In the construction of FIGS. 15-17, inclusive, then, parts which are exactly or substantially the same as parts in the previously described figures are numbered the same, but primed. Such parts will not be redescribed in detail. The description of the structure of these parts is here incorporated by reference from the previous parts of this specification.
Turning to the distinctive structure of FIGS. 15-17, inclusive, in the headband portion 30', there is but a single cell 100 which, when filled and sealed, contains one or more rupturable water bags 101 and 102, as well as a quantity of granular ammonium nitrate or other reactive chemical 103. In assembly of the device, if, for filling, but one end, say 33', is left unsealed for filling, a first water bag 102 may be inserted and pushed to the other end of the head band portion 30', a quantity of ammonium nitrate charged and then the second water bag 101. Use of one or more liquid or water bags in the cell is optional with the size of the bag being proportioned to the number used and the quantity of ammonium nitrate or other heat exchanging chemical employed therewith. Alternatively, a first charge of ammonium nitrate is inserted in the head band portion 30', then the water bag, then a second charge of ammonium nitrate.
Referring to the crown portion 44, the cells 49' and 50' each have a liquid or water bag 104 and 105 inserted therein from the free end filler openings as previously described with respect to filling of the reuseable chemical. Quantities of ammonium nitrate 106 (seen only with respect to cell 50') are also charged (or other heat exchanging chemical) and the reactive elements of the endothermic or exothermic mixture sealed within the respective cells by the seams 48', 51' and 52', the last being applied after filling and the former being provided before filling.
It additionally should be mentioned that, after the head band 30' portion cell is filled, as well as each of the cells 49' and 50' of the crown portion, before the final heat seals are applied, air is expelled, as far as possible, from the cells before the sealing thereof. This is to enable readily feasible bursting (by compression) of the liquid or water bags 101, 102, 104 and 105 and, additionally, permit effective fitting and shaping of the cells and application of the device to the patient's head (not hindered by air bubbles).
Typical quantities of water and ammonium nitrate in the headband portion 30' would be 650 grams of water in 325 gram bag packages before rupture and 650 grams of ammonium nitrate. In each of the crown section cells, a 225 gram water bag may be matched with 225 grams of ammonium nitrate.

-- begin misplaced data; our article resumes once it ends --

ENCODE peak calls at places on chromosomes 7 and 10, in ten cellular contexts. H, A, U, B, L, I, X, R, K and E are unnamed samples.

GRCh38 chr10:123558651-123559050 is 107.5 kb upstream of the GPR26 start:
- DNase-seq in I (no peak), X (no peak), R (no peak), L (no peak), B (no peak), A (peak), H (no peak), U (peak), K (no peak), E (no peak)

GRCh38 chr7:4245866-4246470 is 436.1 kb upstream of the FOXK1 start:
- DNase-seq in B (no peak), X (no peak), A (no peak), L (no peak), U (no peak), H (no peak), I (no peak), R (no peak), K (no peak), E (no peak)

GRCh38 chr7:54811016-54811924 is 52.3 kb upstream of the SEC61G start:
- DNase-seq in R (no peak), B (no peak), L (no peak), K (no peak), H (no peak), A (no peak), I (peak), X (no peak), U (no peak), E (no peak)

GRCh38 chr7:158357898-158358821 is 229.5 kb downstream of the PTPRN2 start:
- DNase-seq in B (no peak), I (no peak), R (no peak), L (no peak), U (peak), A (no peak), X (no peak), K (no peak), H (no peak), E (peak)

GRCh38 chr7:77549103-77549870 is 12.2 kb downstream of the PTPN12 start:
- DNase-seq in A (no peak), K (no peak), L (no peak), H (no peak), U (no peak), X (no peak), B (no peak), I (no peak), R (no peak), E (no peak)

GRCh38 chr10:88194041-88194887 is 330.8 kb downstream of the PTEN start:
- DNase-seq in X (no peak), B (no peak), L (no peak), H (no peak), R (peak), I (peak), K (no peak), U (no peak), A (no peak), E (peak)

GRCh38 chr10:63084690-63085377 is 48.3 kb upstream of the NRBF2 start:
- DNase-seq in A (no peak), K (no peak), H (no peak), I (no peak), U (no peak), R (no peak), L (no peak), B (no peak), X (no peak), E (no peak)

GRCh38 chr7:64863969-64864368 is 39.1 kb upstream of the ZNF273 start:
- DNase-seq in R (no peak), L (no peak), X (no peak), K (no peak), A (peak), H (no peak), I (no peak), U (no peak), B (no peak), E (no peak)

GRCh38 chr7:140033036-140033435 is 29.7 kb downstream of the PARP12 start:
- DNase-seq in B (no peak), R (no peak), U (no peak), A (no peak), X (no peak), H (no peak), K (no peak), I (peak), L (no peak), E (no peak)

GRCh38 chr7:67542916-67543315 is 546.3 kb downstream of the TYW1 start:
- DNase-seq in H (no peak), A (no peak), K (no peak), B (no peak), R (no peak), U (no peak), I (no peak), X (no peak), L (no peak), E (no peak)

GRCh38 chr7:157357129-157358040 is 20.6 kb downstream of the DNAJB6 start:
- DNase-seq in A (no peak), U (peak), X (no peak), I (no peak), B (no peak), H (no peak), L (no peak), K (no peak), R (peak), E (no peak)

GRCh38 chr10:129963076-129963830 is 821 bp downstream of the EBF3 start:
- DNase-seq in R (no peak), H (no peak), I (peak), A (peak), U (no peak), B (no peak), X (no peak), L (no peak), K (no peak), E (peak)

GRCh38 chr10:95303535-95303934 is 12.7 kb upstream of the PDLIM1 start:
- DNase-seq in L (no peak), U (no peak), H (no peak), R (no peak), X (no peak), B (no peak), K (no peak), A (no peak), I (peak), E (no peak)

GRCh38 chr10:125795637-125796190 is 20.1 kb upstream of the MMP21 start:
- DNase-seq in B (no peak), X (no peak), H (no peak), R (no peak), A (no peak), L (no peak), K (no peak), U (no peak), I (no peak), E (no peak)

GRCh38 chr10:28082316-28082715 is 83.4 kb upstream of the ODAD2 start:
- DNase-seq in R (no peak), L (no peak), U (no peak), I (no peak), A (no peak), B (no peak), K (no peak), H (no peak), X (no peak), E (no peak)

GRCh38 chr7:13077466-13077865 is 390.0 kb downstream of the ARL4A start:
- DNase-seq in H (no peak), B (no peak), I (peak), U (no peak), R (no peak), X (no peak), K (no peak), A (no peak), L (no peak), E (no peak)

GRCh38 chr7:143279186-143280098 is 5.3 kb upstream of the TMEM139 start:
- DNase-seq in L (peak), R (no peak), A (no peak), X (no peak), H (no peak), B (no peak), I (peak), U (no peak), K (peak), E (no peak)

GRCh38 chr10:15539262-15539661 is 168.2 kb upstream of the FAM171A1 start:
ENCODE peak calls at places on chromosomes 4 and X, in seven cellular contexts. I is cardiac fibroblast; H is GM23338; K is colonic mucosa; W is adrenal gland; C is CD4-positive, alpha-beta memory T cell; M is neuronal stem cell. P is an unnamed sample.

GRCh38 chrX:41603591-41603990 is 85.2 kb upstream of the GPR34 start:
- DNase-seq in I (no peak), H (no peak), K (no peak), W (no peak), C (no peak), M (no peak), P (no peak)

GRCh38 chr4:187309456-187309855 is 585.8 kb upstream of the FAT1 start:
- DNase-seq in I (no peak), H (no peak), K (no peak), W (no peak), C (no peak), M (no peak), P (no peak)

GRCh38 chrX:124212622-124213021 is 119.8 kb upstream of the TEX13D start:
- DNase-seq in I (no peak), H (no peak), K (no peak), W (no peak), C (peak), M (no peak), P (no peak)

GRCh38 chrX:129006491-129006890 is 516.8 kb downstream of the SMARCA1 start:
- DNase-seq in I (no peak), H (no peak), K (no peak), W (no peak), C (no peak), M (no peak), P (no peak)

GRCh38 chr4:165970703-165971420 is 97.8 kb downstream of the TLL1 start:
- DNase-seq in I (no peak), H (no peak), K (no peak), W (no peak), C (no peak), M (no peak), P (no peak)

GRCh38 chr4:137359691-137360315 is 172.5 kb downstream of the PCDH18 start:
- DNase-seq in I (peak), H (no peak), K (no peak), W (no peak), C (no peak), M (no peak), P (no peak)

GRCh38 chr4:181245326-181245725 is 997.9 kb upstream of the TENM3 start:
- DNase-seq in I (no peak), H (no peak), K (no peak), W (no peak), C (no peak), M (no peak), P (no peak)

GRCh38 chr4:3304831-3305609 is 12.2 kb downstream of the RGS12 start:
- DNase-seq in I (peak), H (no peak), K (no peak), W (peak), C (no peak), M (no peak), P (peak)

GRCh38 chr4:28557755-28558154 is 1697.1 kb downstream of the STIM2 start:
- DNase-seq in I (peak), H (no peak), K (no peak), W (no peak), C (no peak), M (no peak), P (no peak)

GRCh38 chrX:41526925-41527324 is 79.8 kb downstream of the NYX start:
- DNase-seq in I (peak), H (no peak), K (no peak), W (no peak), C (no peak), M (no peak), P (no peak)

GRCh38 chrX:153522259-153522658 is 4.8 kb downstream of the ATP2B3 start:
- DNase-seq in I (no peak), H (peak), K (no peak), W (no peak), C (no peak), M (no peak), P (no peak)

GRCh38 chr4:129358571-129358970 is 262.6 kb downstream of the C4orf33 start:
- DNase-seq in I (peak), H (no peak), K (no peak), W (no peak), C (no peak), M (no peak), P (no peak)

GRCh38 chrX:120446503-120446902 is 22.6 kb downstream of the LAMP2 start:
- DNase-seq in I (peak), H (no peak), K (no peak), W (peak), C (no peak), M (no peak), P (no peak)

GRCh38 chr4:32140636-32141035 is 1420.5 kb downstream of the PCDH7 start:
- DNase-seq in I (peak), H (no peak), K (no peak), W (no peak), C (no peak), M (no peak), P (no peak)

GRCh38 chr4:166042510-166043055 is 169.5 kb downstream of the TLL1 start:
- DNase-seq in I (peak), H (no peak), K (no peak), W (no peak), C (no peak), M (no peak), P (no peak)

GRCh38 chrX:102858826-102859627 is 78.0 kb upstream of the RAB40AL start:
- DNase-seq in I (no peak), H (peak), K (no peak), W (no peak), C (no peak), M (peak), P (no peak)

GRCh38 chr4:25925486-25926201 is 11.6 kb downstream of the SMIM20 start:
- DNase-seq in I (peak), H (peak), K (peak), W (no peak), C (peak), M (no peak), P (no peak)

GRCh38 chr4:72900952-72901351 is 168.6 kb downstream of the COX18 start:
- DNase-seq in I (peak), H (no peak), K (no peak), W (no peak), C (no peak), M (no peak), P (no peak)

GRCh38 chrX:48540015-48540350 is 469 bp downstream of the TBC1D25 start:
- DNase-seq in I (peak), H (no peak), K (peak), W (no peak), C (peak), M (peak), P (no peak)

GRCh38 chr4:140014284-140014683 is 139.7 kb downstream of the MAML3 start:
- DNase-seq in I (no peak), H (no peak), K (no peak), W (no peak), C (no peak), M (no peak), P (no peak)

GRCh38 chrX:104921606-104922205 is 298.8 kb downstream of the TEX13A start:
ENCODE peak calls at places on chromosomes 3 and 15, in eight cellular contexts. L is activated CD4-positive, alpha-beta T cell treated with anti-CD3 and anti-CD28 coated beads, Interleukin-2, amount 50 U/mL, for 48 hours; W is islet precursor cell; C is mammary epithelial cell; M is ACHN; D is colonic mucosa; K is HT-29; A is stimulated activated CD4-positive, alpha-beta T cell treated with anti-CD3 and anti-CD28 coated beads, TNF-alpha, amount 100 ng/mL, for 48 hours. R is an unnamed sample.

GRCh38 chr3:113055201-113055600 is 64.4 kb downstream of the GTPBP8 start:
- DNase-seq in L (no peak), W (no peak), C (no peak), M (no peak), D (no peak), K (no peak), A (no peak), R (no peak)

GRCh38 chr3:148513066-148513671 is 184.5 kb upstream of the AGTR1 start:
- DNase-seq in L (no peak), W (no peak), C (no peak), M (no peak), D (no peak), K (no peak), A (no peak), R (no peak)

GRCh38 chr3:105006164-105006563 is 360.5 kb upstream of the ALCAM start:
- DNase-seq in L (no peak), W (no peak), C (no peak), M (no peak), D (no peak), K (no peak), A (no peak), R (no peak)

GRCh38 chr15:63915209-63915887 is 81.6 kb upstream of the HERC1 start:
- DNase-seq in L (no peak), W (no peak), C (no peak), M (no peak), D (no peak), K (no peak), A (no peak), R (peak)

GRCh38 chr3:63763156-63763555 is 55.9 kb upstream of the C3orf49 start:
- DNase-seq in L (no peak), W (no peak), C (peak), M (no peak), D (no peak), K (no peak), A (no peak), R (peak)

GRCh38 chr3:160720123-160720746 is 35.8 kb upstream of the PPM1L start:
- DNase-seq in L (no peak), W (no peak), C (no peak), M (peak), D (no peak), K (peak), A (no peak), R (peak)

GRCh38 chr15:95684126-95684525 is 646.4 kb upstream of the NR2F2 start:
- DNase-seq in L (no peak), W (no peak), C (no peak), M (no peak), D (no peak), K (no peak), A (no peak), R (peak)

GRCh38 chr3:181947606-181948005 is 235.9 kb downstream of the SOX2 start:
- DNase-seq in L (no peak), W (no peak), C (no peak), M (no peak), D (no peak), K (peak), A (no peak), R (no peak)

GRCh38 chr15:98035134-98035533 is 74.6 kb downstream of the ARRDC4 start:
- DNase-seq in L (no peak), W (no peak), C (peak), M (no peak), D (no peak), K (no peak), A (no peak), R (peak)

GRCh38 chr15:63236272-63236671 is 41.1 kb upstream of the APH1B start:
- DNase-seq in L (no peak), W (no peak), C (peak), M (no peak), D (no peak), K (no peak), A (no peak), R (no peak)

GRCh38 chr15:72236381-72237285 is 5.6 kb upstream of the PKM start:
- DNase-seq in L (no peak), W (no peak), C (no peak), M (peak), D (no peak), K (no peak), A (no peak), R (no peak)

To apply the device of FIGS. 15-17, inclusive to a patient, the device first is activated. The device may be laid down flat on the flat upper surface of a table in a manner of illustration of FIG. 15 (or with the device inverted). The operator then, one by one, presses down on the water bags with the heel of one hand to activate (burst) them. After activation of each of the cells, the manner of application of the device to the patient's head is precisely as described with respect to the reuseable device of the previous figures. Accordingly, such will not be redescribed in detail.
The point of the assembly application, as previously described, is to provide not only controlled constriction around the entire head band portion (as well as cooling from the head band into the constrictive zone), but also at least some compaction on the entire top of the head from the completed cap with the cells of the head band and crown section pressed, one against the other and held down against the patient's head. Thus entire head heat exchange, as well as at least some over all head compaction or compression and head band constriction are all achieved in adjustable fashion for each individual user patient.
The subject device, in both its reuseable and nonreuseable forms, possesses many advantages over the use of ice, per se. Patient comfort, pliability, convenience, sustained cooling and uniform surface cooling are all advantages achieved by the subject developments. The efficient action of these devices aids in reducing the physical, psychological and social trauma of expected hair loss in chemotherapy treatments. The subject devices are pliable, relatively lightweight and may be fitted without undue stress to the patient. Each of the devices mold conveniently to the specific size and shape of the patient's head and scalp. When applied immediately after freezing activation or treatment in the case of the reuseable device or chemical activation in the case of the one-shot heat exchanger, cold treatment may be provided for up to 90 minutes, depending upon ambient temperatures. Made of suitable materials, the reuseable device has a virtually unlimited useful product life span under normal use and service.
In FIG. 21 there is shown an ear protector of convenient and effective form which may be employed to avoid discomfort and earache from prolonged application of cooling or heating heat exchange to the scalp of a patient. The device is generally designated 110 and typically comprises a pair of formed pieces or segments of insulating foam plastic 111 and 112 which are heat sealed together at the edge peripheries thereof as at 113. The inboard (next to the patient's head) sheet or segment is vertically and arcuately relieved in a door or window portion 114 thereof centrally of the lower edge 111a and opening out of the same. This relief enables the ear cover 110 to be fitted down over the patient's earlobe from above and gives complete coverage and protection to each ear and heat or cold insulation of effective protection.